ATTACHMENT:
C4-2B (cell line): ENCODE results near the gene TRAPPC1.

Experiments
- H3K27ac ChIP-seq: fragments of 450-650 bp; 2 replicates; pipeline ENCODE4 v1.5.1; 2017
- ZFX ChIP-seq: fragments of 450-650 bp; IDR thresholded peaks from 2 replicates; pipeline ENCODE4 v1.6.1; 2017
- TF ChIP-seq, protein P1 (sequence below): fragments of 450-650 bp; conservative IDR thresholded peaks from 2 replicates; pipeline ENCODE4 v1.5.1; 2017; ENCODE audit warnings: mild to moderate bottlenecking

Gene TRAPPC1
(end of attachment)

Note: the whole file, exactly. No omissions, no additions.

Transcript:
C4-2B (cell line): ENCODE results near the gene TRAPPC1.

Experiments
- H3K27ac ChIP-seq: fragments of 450-650 bp; 2 replicates; pipeline ENCODE4 v1.5.1; 2017
- ZFX ChIP-seq: fragments of 450-650 bp; IDR thresholded peaks from 2 replicates; pipeline ENCODE4 v1.6.1; 2017
- TF ChIP-seq, protein P1 (sequence below): fragments of 450-650 bp; conservative IDR thresholded peaks from 2 replicates; pipeline ENCODE4 v1.5.1; 2017; ENCODE audit warnings: mild to moderate bottlenecking

Gene TRAPPC1